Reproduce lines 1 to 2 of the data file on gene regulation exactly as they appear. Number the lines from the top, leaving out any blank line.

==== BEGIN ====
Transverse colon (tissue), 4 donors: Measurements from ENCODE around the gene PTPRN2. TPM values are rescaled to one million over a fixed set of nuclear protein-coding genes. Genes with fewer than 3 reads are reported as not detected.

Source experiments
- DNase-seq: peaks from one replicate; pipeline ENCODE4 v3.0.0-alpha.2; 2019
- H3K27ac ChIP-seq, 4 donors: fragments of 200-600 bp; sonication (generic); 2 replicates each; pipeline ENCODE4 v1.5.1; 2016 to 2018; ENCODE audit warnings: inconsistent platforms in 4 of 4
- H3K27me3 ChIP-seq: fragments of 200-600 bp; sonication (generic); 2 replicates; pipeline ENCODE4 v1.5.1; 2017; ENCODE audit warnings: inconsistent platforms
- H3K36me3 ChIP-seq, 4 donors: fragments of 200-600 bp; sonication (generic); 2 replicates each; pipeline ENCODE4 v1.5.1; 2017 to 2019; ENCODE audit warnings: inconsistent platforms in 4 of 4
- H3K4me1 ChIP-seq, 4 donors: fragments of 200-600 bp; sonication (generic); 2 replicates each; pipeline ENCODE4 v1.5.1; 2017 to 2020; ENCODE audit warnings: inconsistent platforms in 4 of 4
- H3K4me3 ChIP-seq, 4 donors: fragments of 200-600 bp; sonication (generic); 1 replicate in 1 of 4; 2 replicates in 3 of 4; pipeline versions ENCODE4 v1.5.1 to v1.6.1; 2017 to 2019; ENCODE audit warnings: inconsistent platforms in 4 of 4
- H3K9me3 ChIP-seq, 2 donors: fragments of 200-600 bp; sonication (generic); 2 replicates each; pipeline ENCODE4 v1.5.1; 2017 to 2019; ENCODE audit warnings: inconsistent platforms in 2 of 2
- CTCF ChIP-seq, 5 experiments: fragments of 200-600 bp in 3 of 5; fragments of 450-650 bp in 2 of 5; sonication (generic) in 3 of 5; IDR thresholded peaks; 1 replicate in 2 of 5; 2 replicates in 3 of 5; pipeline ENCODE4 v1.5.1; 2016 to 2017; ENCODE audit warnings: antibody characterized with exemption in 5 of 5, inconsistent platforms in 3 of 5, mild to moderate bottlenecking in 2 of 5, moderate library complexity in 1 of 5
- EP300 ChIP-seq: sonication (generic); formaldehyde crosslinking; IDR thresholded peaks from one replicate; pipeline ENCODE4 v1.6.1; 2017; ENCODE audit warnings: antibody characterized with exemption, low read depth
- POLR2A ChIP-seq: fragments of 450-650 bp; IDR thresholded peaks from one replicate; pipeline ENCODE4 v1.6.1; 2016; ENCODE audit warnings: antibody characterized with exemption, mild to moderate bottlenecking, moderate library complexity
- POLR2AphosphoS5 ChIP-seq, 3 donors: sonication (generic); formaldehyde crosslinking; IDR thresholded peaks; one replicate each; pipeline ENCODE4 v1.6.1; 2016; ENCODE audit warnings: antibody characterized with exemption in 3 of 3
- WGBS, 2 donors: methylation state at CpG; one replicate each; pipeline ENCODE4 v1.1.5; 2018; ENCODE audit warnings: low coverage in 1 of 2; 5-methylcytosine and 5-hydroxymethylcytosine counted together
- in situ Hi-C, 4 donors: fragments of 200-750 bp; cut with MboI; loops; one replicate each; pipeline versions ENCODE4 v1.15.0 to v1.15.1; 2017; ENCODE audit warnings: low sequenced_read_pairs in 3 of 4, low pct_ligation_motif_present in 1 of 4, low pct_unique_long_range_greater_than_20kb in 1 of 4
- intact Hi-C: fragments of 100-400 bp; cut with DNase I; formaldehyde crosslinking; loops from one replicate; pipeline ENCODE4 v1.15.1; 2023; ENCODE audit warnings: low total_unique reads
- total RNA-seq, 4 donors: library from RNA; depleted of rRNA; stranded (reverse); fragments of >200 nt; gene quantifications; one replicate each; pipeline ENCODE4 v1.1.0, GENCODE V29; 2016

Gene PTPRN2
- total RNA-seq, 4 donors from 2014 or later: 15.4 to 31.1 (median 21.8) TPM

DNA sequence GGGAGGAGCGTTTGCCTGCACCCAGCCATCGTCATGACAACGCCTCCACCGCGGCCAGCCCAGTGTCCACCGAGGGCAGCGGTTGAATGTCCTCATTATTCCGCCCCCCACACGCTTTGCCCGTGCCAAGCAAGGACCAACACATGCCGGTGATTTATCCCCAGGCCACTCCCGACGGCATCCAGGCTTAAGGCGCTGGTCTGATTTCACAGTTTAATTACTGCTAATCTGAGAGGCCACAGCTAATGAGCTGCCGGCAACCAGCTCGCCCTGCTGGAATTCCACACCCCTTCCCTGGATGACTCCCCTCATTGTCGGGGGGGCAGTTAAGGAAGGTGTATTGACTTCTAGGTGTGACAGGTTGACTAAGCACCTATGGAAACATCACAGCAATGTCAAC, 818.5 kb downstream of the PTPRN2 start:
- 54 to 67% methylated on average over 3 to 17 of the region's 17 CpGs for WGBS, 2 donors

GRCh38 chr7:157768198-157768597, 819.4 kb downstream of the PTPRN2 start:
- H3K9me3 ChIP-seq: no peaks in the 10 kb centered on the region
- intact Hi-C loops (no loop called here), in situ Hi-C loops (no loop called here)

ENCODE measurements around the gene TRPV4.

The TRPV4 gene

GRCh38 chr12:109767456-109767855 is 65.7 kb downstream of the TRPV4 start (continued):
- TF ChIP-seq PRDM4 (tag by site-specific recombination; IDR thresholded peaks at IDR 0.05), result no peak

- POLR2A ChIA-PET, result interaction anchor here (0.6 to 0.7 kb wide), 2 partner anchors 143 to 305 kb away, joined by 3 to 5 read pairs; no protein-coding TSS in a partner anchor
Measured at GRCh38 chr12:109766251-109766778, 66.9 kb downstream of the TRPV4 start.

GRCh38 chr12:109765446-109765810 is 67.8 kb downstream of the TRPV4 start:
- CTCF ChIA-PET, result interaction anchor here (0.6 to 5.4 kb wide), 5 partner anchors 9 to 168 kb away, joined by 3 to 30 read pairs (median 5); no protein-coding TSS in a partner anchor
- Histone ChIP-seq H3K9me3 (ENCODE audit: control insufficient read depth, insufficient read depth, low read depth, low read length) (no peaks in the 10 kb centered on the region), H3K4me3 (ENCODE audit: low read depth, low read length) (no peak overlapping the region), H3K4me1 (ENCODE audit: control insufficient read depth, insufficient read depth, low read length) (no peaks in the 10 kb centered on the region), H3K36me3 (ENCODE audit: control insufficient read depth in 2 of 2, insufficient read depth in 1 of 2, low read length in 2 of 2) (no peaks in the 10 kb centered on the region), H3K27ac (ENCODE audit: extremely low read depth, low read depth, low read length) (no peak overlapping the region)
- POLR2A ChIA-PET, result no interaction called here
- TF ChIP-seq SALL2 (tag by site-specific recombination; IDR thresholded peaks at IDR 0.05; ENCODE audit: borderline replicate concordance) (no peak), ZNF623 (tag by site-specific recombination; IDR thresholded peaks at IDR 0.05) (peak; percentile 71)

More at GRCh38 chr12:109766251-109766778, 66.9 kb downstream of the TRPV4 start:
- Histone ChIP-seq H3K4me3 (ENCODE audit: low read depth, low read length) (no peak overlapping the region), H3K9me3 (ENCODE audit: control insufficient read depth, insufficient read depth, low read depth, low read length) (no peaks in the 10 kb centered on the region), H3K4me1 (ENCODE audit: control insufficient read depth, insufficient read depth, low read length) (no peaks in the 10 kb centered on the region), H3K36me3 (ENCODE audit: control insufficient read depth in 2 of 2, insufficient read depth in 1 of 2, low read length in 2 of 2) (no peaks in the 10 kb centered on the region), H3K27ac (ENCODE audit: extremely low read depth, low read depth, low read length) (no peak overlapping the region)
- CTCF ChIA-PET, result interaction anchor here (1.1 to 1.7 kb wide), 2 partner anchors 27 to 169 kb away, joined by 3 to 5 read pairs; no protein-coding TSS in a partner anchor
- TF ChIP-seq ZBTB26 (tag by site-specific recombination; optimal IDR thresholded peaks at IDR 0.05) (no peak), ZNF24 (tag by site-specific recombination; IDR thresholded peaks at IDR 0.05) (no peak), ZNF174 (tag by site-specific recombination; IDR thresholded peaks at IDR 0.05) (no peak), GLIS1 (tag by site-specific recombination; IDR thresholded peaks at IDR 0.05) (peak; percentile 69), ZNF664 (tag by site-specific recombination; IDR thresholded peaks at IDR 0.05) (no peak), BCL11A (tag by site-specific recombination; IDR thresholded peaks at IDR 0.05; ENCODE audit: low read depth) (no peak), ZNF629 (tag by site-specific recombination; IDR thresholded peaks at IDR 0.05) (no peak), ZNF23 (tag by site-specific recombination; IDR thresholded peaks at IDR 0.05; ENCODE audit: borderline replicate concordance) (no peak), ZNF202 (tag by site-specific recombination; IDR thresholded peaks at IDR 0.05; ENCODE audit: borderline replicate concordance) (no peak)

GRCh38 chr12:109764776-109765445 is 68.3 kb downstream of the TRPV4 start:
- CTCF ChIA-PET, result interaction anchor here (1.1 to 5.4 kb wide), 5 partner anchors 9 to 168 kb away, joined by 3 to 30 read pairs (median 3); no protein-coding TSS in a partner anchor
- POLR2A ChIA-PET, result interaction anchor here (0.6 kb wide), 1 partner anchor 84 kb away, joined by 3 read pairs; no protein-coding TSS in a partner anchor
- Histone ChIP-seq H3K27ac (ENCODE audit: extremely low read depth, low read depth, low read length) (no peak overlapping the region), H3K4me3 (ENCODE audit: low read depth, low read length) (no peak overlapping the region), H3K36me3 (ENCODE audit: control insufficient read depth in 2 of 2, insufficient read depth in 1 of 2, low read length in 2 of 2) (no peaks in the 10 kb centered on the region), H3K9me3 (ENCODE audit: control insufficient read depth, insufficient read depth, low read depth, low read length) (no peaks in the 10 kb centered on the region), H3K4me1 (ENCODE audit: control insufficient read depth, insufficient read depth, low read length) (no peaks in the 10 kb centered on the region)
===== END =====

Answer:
Transverse colon (tissue), 4 donors: Measurements from ENCODE around the gene PTPRN2. TPM values are rescaled to one million over a fixed set of nuclear protein-coding genes. Genes with fewer than 3 reads are reported as not detected.

Source experiments